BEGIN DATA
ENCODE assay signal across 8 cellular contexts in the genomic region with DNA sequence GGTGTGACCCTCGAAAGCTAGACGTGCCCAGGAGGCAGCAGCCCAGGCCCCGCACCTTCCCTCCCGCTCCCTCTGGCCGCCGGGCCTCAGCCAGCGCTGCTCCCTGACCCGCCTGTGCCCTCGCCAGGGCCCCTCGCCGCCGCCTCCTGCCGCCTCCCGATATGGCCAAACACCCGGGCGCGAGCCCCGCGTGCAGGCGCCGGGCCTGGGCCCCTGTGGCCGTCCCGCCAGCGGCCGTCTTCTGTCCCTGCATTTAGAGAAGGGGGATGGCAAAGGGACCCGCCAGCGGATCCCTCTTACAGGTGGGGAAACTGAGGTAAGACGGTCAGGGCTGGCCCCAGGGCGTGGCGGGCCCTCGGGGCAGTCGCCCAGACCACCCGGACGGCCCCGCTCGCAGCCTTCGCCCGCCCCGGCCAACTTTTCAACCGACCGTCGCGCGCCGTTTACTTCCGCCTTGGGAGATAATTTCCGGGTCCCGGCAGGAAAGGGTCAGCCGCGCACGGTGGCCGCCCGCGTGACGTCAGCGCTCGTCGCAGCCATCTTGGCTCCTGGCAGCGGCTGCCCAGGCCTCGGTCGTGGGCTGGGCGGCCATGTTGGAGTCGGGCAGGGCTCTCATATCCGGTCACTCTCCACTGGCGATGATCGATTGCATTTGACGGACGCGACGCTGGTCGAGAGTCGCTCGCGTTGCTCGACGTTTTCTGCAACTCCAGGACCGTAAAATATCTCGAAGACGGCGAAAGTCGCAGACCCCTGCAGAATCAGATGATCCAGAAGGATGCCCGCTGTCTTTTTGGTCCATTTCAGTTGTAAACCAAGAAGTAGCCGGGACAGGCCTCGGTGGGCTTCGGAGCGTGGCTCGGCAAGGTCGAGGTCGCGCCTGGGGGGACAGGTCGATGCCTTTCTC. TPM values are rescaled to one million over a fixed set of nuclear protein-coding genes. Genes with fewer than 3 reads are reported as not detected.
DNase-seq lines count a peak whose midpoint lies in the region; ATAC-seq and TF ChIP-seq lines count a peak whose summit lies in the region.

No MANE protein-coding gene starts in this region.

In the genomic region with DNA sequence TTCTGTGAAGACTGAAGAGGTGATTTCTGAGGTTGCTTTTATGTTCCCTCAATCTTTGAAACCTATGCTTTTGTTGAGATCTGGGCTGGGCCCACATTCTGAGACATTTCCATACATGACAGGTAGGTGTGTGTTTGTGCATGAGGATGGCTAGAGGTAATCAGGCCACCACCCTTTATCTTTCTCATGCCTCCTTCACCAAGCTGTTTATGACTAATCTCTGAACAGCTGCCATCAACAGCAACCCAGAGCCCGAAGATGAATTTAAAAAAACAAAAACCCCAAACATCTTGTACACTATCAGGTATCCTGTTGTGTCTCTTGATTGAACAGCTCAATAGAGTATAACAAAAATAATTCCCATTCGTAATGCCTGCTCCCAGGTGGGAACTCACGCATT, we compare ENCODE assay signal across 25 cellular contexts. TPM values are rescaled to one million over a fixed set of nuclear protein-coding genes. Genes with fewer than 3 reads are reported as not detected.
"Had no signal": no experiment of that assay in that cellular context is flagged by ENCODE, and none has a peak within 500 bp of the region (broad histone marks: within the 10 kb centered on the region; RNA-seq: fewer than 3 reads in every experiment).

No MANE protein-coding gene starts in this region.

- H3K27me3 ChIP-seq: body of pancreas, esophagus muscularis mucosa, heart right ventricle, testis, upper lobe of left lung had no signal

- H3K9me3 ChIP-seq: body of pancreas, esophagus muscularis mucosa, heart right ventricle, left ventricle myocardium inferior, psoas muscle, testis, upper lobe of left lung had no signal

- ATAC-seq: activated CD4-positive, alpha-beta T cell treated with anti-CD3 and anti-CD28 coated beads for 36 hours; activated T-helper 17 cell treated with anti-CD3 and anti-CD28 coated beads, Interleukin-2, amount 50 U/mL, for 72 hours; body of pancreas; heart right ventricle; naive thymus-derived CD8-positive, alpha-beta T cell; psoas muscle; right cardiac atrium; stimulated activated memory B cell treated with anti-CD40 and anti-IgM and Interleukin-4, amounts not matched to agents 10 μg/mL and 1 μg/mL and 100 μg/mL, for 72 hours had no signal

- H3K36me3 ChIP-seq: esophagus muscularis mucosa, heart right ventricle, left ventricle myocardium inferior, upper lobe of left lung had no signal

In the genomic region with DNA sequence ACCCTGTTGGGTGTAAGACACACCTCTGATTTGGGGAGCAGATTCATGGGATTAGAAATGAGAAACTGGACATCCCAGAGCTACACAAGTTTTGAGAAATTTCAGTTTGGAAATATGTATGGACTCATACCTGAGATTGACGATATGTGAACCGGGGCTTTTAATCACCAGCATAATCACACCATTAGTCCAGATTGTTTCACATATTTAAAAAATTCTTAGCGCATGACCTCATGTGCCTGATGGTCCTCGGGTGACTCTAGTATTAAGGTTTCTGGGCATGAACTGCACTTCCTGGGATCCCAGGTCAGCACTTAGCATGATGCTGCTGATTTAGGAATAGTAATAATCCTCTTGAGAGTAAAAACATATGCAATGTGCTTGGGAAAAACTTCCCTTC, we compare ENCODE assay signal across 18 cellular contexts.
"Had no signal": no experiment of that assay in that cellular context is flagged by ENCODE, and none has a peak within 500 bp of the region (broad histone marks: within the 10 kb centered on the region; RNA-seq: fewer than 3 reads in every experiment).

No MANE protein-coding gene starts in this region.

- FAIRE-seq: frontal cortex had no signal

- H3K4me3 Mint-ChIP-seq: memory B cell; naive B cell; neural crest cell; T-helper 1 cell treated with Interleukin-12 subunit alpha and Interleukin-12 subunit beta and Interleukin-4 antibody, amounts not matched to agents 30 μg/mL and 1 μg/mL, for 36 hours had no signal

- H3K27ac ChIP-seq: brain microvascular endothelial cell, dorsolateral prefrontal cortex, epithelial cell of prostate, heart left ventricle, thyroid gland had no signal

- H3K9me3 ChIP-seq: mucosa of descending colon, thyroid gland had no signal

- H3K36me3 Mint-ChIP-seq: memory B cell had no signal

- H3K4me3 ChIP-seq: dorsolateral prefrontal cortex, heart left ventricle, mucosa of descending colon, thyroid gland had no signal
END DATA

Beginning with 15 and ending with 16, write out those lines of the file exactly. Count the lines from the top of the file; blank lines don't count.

- H3K4me3 Mint-ChIP-seq: memory B cell; naive B cell; neural crest cell; T-helper 1 cell treated with Interleukin-12 subunit alpha and Interleukin-12 subunit beta and Interleukin-4 antibody, amounts not matched to agents 30 μg/mL and 1 μg/mL, for 36 hours had no signal

- H3K27ac ChIP-seq: brain microvascular endothelial cell, dorsolateral prefrontal cortex, epithelial cell of prostate, heart left ventricle, thyroid gland had no signal